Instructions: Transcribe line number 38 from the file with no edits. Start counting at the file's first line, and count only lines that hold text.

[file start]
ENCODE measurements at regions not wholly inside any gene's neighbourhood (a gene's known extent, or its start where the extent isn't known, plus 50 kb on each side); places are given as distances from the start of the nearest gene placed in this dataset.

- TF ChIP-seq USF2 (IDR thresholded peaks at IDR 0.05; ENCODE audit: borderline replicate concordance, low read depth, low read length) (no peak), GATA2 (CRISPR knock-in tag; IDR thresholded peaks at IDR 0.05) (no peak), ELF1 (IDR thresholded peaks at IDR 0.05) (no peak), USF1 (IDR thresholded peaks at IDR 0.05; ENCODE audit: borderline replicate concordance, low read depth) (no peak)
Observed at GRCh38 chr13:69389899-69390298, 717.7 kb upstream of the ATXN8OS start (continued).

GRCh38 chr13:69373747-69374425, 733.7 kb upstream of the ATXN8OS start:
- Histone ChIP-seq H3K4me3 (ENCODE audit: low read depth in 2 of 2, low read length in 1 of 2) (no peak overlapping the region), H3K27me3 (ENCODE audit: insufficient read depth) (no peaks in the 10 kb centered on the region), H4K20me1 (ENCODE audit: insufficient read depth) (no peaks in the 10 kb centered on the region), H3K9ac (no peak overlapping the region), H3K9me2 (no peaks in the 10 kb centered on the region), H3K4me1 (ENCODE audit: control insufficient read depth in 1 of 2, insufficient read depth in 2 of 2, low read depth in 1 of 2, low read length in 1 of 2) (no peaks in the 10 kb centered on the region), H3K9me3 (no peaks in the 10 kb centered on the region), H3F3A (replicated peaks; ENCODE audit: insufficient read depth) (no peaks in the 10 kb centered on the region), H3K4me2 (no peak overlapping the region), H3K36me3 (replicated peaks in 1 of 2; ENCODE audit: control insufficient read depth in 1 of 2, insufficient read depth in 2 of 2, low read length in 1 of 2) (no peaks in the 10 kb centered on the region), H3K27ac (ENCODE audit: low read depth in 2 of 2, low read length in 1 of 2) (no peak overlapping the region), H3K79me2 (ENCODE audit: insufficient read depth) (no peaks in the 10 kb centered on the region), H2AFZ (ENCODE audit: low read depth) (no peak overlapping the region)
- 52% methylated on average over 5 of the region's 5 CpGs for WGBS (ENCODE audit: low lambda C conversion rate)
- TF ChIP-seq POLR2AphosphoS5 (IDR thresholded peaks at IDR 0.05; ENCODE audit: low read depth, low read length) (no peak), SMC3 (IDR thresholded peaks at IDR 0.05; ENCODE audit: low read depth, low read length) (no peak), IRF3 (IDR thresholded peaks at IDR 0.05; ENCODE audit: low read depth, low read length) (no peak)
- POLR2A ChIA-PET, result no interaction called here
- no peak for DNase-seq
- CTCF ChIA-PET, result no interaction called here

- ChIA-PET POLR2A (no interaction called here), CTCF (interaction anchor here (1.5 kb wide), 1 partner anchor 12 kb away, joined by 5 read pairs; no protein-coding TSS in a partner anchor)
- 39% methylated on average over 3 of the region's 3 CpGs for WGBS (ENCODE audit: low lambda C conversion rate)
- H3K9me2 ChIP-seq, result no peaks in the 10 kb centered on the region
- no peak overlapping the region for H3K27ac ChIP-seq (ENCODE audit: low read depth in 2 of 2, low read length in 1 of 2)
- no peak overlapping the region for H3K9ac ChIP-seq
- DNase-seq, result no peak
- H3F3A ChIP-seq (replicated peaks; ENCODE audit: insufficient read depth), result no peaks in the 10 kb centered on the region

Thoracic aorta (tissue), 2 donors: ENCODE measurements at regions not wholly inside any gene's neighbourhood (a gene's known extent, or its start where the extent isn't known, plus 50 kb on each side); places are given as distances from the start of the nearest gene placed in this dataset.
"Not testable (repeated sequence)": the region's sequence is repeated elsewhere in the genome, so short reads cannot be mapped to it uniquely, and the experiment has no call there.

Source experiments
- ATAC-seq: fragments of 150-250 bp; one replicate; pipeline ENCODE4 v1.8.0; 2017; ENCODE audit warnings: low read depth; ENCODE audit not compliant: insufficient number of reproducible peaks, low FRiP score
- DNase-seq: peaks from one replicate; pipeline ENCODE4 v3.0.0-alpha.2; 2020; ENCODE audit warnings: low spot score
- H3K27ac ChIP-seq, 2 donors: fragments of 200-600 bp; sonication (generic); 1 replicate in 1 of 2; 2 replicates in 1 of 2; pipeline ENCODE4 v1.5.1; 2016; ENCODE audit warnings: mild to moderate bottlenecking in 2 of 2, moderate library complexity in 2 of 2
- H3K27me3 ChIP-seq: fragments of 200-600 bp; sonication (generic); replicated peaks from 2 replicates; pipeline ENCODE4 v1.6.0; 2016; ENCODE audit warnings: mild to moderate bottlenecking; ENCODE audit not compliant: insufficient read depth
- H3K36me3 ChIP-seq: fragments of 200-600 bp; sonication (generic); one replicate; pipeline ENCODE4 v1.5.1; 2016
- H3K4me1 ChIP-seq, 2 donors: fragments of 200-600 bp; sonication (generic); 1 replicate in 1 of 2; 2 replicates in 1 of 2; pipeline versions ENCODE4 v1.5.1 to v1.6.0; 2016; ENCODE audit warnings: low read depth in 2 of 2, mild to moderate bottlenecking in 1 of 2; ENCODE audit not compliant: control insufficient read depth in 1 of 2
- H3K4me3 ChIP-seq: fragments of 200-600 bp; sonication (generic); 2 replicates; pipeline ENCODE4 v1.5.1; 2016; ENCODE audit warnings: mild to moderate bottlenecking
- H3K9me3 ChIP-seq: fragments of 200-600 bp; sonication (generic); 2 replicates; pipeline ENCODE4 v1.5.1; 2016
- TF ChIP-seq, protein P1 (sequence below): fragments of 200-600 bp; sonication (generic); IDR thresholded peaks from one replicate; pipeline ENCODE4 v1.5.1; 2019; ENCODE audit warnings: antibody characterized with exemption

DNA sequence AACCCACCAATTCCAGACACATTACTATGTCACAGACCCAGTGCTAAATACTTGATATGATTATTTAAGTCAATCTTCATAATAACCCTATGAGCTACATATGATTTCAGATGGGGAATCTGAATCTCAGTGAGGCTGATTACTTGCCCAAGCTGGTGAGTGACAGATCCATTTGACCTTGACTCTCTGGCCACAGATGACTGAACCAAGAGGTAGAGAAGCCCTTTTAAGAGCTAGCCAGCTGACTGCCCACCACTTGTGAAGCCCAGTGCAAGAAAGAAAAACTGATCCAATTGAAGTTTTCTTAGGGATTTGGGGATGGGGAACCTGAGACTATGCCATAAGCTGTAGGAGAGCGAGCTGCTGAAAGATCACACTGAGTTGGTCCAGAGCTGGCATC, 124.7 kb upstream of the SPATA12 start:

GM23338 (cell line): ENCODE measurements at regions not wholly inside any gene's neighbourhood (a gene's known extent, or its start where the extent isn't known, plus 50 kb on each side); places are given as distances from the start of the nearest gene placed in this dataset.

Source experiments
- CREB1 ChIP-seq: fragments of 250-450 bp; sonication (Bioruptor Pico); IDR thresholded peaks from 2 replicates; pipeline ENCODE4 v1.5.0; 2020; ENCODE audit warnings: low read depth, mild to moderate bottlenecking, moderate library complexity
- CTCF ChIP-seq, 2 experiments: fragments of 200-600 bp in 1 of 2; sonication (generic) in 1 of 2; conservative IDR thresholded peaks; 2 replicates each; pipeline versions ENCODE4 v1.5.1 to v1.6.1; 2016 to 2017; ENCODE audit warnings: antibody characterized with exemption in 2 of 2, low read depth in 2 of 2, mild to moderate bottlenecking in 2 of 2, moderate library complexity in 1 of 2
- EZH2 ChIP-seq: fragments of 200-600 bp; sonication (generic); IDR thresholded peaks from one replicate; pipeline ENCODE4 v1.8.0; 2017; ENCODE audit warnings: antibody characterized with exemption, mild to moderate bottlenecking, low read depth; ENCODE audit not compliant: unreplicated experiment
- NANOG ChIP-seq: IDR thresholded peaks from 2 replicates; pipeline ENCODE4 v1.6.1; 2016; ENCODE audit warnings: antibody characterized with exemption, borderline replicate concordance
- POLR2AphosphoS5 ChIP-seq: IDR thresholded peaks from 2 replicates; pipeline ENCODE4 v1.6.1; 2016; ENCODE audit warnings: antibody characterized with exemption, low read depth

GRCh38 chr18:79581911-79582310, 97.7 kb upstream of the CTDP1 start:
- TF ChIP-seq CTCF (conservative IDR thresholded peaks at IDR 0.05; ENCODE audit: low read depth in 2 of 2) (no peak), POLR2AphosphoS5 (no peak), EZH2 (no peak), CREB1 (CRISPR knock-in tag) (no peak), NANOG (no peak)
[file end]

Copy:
GRCh38 chr18:79581911-79582310, 97.7 kb upstream of the CTDP1 start: